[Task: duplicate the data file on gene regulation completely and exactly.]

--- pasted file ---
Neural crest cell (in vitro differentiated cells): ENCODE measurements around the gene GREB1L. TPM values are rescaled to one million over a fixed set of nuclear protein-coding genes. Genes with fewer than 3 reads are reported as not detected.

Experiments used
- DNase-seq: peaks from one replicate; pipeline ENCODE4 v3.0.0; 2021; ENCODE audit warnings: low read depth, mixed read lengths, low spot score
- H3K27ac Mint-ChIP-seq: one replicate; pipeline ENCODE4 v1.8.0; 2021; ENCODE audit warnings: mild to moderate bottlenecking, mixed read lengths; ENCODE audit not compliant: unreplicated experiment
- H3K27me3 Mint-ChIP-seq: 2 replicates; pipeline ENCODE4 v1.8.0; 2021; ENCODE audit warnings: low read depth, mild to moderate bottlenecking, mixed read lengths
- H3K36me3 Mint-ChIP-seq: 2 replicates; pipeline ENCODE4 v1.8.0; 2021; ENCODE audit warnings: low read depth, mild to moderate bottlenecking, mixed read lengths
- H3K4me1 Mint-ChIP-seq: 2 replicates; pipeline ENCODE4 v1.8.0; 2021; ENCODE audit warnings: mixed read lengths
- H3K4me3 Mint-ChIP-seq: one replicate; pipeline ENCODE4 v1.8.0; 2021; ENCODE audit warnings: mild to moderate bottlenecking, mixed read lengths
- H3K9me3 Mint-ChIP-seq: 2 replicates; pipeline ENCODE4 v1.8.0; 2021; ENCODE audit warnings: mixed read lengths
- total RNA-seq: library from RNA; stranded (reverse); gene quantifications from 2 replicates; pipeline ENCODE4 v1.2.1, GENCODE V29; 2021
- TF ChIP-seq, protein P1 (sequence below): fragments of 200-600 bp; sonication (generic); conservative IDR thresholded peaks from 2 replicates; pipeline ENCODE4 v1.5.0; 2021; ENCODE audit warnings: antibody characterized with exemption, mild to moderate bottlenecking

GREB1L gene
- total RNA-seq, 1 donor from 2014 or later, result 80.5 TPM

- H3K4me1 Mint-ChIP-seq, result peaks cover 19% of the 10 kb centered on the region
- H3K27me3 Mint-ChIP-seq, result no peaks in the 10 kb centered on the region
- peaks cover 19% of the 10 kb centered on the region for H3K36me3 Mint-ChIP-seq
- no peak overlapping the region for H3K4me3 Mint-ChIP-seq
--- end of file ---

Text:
Neural crest cell (in vitro differentiated cells): ENCODE measurements around the gene GREB1L. TPM values are rescaled to one million over a fixed set of nuclear protein-coding genes. Genes with fewer than 3 reads are reported as not detected.

Experiments used
- DNase-seq: peaks from one replicate; pipeline ENCODE4 v3.0.0; 2021; ENCODE audit warnings: low read depth, mixed read lengths, low spot score
- H3K27ac Mint-ChIP-seq: one replicate; pipeline ENCODE4 v1.8.0; 2021; ENCODE audit warnings: mild to moderate bottlenecking, mixed read lengths; ENCODE audit not compliant: unreplicated experiment
- H3K27me3 Mint-ChIP-seq: 2 replicates; pipeline ENCODE4 v1.8.0; 2021; ENCODE audit warnings: low read depth, mild to moderate bottlenecking, mixed read lengths
- H3K36me3 Mint-ChIP-seq: 2 replicates; pipeline ENCODE4 v1.8.0; 2021; ENCODE audit warnings: low read depth, mild to moderate bottlenecking, mixed read lengths
- H3K4me1 Mint-ChIP-seq: 2 replicates; pipeline ENCODE4 v1.8.0; 2021; ENCODE audit warnings: mixed read lengths
- H3K4me3 Mint-ChIP-seq: one replicate; pipeline ENCODE4 v1.8.0; 2021; ENCODE audit warnings: mild to moderate bottlenecking, mixed read lengths
- H3K9me3 Mint-ChIP-seq: 2 replicates; pipeline ENCODE4 v1.8.0; 2021; ENCODE audit warnings: mixed read lengths
- total RNA-seq: library from RNA; stranded (reverse); gene quantifications from 2 replicates; pipeline ENCODE4 v1.2.1, GENCODE V29; 2021
- TF ChIP-seq, protein P1 (sequence below): fragments of 200-600 bp; sonication (generic); conservative IDR thresholded peaks from 2 replicates; pipeline ENCODE4 v1.5.0; 2021; ENCODE audit warnings: antibody characterized with exemption, mild to moderate bottlenecking

GREB1L gene
- total RNA-seq, 1 donor from 2014 or later, result 80.5 TPM

- H3K4me1 Mint-ChIP-seq, result peaks cover 19% of the 10 kb centered on the region
- H3K27me3 Mint-ChIP-seq, result no peaks in the 10 kb centered on the region
- peaks cover 19% of the 10 kb centered on the region for H3K36me3 Mint-ChIP-seq
- no peak overlapping the region for H3K4me3 Mint-ChIP-seq